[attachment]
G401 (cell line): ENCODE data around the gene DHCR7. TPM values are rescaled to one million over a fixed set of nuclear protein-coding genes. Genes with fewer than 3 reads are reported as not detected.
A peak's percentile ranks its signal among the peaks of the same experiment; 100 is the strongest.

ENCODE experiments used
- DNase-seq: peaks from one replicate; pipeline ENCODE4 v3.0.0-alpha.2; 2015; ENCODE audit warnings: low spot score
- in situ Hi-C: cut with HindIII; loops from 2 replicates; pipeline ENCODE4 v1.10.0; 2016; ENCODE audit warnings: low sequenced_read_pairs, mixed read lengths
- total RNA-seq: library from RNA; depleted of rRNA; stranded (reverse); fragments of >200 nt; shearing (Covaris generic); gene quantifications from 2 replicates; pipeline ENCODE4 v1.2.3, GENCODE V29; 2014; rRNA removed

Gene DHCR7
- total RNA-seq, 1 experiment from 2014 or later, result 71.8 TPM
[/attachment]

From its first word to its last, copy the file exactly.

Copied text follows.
G401 (cell line): ENCODE data around the gene DHCR7. TPM values are rescaled to one million over a fixed set of nuclear protein-coding genes. Genes with fewer than 3 reads are reported as not detected.
A peak's percentile ranks its signal among the peaks of the same experiment; 100 is the strongest.

ENCODE experiments used
- DNase-seq: peaks from one replicate; pipeline ENCODE4 v3.0.0-alpha.2; 2015; ENCODE audit warnings: low spot score
- in situ Hi-C: cut with HindIII; loops from 2 replicates; pipeline ENCODE4 v1.10.0; 2016; ENCODE audit warnings: low sequenced_read_pairs, mixed read lengths
- total RNA-seq: library from RNA; depleted of rRNA; stranded (reverse); fragments of >200 nt; shearing (Covaris generic); gene quantifications from 2 replicates; pipeline ENCODE4 v1.2.3, GENCODE V29; 2014; rRNA removed

Gene DHCR7
- total RNA-seq, 1 experiment from 2014 or later, result 71.8 TPM